The streets of London were once paved with wood, and in a few places, echoes of that little-known period of road history can be seen – such as at Waterloo.
The road behind the old County Hall – Belvedere Road is largely tarmac, but in a few places, patches of the old wooden road can be seen underneath the tarmac.
It seems that the wooden setts (unofficially cobbles) were deliberately preserved, unlike the majority of the rest which were usually burnt for fuel in the post-war rebuilding of London.
They’ve been visible for some time, popping up in a 2007 conservation document from Lambeth council that notes “the roadway is paved with timber setts and terrazzo; a feature worthy of retention.”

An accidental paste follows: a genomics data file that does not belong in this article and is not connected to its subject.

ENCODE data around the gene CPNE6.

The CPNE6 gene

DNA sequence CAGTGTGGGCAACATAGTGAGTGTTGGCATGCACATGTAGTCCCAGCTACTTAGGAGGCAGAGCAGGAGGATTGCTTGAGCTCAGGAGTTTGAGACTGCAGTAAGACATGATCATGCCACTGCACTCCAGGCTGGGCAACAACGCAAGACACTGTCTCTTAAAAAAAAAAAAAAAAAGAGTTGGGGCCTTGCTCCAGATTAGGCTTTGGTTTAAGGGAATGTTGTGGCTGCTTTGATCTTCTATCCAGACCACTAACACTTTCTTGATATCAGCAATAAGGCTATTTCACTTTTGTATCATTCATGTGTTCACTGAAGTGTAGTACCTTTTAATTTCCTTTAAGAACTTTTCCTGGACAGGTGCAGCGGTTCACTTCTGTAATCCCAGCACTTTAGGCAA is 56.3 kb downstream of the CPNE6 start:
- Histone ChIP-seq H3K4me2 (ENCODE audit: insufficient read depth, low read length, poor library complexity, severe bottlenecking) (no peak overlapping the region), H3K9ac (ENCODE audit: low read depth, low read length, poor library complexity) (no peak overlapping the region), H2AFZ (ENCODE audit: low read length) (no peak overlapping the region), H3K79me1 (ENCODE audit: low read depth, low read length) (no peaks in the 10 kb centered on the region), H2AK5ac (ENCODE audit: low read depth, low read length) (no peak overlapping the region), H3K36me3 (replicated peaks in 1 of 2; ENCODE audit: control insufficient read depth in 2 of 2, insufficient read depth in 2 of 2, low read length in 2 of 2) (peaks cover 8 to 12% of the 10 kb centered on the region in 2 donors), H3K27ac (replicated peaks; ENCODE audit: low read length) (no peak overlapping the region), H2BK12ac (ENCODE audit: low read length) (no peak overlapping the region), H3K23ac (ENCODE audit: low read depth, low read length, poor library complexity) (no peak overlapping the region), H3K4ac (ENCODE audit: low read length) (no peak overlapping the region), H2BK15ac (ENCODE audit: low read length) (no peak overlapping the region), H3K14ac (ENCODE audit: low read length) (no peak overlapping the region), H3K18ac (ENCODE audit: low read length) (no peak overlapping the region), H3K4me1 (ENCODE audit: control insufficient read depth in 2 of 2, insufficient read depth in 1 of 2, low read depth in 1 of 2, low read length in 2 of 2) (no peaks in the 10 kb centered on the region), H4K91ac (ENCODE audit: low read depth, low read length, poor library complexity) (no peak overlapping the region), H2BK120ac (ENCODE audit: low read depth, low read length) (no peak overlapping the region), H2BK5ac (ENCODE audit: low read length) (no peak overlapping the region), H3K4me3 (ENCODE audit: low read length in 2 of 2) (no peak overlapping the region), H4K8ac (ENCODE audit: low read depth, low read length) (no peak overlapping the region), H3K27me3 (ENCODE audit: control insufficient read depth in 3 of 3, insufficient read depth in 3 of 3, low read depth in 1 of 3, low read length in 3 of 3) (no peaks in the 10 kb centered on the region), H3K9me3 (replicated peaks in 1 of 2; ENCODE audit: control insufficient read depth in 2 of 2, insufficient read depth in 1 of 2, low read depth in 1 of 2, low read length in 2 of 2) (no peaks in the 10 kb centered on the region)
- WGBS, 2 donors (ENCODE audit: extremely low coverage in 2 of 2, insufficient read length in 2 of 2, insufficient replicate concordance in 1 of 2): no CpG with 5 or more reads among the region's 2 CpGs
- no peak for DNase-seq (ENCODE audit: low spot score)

While there are small patches to be found in places, mainly in old manhole covers that haven’t been replaced, this is the largest chunk of original in-situ paving that I’ve seen.
Would be nice if there was a description board put up to explain the history and why there are wooden “cobbles” in the road.
Worth a detour if in the area to see though, and point out to friends as you show off your impeccable knowledge of London.
More about the time the streets were paved with wood here.
Location map and local interesting places
- 1] Wooden setts in the road
- 2] A 17th century prison doorway
- 3] Garden Museum clock tower
- 4] The Great Storm tree
- 5] Roman Baths
- 6] South Bank Lion
- 7] Mary Seacole Statue
- 8] Leake Street
- 9] King Edward VI
- 10] Victor mosaic
- 11] The flowering of the English baroque
- 13] SOE Memorial
- 14] York Place (formerly Of Alley)
- 15] Lewisham Street
- 16] Bull Inn Court
- 17] Lumley Court
- 18] Tweezers Alley